[5] Now, I don’t subscribe to any conspiracy theories of Himmler being a part of the 20 July Plot, but there are factors we simply cannot overlook. Himmler had been contacted at least once by the plotters through indirect means; with one associate of Carl Goerdeler bluntly offering support should Himmler overthrow Hitler to end the war. Far from having him arrested, thus uncovering the plots of Tresckow and the Army Group Centre officers, Himmler did nothing, and it appears he had privately expressing suspicions that some officers were plotting against Hitler. Whether this is negligence or something else I don’t plan to speculate on, but the facts are these:

Himmler has expressed openly his utter contempt for Goering, going as far to declare that should something happen to Hitler he would see to it that the Reichsmarshall would not become Führer. Not only that, Himmler knows Goering knows of his hostility, which on this environment and given the paranoid court Hitler (and Bormann) were running can only predispose both men to a conflict. But to make matters truly worse, Himmler realizes that if word gets out to Bormann or Goering that he did nothing to stop the plot – whatever his motives were -, he’s finished. That, above all, would mean he needs to get into action far sooner he would prefer too.

I suppose the jury is still out on the extent of knowledge Kaltenbrunner had, but neither the Gestapo nor the security services had been particularly effective despite slowly closing in the Valkyrie plotters through July. A similar accusation can be levelled against him by his rivals since to merely arrest Goerdeler or others that were targeted a few days ago might have stopped the conspiracy, and since he realizes that, I believe it plausible Himmler and him would join forces out of their belief that they position is in danger.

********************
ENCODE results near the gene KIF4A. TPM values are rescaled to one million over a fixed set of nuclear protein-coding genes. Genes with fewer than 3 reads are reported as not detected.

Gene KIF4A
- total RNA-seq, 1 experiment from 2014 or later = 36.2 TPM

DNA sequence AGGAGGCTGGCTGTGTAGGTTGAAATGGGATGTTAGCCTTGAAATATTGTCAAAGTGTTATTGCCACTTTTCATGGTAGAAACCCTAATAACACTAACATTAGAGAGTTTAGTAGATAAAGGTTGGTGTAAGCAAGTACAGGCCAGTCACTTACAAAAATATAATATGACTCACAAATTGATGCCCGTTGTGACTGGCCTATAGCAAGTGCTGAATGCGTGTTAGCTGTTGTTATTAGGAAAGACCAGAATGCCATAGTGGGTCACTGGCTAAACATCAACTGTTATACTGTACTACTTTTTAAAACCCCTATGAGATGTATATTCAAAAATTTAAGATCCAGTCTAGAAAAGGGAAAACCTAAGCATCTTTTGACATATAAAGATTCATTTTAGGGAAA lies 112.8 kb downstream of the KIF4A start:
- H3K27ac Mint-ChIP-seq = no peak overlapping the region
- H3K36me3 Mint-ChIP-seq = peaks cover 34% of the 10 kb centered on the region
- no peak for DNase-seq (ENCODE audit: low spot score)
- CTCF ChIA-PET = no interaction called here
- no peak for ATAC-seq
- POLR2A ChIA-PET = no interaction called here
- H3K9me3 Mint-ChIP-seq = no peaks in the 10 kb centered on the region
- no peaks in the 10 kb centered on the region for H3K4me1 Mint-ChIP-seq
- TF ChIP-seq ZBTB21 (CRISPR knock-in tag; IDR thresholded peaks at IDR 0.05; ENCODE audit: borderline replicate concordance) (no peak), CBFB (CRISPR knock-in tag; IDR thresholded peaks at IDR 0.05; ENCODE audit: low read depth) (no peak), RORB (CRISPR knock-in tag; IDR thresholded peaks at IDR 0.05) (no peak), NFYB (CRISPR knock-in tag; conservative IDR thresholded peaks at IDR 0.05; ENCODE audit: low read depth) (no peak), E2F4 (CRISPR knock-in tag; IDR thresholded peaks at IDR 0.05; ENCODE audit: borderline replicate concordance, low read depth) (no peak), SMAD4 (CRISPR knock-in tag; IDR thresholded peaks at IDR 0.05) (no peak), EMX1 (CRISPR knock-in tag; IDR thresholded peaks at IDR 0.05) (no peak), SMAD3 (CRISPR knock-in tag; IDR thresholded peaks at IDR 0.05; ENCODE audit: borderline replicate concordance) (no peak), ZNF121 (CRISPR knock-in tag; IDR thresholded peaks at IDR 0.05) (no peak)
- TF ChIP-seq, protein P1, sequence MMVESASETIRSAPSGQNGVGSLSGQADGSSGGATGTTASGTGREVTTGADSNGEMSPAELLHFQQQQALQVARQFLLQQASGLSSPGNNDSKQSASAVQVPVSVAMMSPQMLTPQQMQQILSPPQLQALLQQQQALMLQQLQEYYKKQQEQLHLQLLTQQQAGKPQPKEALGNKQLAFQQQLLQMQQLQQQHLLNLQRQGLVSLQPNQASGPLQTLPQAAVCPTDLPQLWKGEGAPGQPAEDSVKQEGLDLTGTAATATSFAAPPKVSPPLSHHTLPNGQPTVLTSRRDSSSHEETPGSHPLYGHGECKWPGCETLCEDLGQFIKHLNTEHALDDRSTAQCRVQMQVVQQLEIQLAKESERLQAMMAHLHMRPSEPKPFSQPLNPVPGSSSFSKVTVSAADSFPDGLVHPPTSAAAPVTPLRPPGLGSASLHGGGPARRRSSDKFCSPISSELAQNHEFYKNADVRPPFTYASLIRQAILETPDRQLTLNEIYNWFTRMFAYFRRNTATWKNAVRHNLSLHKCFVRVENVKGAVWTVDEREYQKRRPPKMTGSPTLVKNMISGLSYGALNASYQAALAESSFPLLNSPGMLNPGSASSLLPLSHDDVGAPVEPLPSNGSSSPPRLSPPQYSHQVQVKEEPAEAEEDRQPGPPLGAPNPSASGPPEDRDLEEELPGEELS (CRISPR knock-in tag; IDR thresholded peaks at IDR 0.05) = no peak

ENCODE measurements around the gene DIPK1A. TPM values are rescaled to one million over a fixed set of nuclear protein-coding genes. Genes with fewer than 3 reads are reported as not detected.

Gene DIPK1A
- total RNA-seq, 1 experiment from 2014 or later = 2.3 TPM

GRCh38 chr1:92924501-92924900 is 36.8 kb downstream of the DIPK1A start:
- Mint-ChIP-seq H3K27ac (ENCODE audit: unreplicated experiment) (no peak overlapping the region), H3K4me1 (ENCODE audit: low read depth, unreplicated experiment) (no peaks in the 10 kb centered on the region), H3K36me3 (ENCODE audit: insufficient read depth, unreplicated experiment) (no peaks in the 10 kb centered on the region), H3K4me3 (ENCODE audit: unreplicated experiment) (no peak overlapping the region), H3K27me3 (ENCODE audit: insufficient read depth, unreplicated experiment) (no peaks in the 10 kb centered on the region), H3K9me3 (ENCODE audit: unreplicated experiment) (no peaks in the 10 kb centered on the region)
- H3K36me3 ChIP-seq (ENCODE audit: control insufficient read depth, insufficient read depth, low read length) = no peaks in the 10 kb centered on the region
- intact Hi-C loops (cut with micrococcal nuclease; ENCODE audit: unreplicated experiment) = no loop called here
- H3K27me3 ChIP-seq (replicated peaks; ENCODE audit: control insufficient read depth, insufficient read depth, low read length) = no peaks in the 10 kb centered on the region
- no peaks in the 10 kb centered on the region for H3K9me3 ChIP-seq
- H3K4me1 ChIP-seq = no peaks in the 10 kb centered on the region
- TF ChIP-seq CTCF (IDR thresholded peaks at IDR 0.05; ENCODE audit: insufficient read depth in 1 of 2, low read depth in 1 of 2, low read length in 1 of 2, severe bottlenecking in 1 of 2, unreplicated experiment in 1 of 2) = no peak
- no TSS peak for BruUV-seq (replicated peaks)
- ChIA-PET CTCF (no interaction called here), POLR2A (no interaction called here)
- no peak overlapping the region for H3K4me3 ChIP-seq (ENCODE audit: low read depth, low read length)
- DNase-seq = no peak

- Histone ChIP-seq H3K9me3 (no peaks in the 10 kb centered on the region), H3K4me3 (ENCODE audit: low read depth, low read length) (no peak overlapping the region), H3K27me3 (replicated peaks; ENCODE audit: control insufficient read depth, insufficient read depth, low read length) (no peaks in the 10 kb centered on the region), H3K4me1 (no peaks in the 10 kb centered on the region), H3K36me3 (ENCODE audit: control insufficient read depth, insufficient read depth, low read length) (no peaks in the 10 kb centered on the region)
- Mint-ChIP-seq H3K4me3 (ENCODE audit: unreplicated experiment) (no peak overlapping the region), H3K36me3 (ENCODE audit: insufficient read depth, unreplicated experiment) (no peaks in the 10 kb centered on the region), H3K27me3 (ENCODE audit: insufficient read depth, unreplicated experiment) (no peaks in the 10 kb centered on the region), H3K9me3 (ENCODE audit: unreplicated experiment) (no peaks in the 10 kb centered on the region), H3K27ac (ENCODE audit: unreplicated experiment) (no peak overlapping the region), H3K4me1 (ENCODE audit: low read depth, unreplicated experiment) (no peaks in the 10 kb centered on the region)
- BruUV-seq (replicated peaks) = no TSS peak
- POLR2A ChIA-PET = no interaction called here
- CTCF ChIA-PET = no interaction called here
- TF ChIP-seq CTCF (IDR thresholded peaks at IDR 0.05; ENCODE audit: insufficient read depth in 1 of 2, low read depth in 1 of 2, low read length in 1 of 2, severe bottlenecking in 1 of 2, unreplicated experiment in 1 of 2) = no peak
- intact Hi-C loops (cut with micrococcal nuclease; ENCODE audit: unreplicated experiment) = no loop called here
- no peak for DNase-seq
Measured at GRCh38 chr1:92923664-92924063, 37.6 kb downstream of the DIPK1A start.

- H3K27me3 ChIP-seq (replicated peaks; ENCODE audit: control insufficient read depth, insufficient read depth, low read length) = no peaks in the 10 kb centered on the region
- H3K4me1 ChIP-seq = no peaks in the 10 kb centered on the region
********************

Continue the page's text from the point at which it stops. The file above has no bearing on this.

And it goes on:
[6] Believe it or not, Müller – who excelled at his work – presented Himmler with concrete evidence of plotting within the General Staff, particularly through Admiral Canaris. Himmler’s response? He told Müller to simply drop the case. As a result, Müller would then enter in an informal pact with Bormann, which will have serious effects later on.
[7] Minor butterflies again, as Goebbels was contacted and informed while meeting with Funk and Speer, and would later insist on having Speer nearby as he set his counterattack in place. With sheer chaos at Rastenburg and with Fellgiebel doing his best to make communications hard for those outside the plot, Speer and Funk leave before Goebbels is informed.
[8] Nebe was supposed to take a dozen policemen or so to arrest and kill Himmler on the day of the plot, but the signal for him never arrived because, inexplicably, the plotters neglected the fact that Himmler was not in Berlin. Here, with an earlier and better coordinated plan, orders are changed accordingly and Nebe goes after Goebbels, who can’t talk his way out of him like he did with Remer.
[9] Goebbels showed little inclination to survive Hitler in OTL, and as far as he knows Berlin is already falling to a coup. The emotional distress he would probably go through makes me think he’s likely to kill himself before surrendering to Nebe – which, ITTL hindsight, would have been the right choice for him -.
[10] Pretty much OTL. This particular General never believed in Hitler’s death, and had to be arrested by Beck and Olbricht. Chances are he wouldn’t believe Fromm either, so he gets arrested here as well.
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Thanks for the update. Things are starting to move and the chaos is churning. Just who may survive and thrive?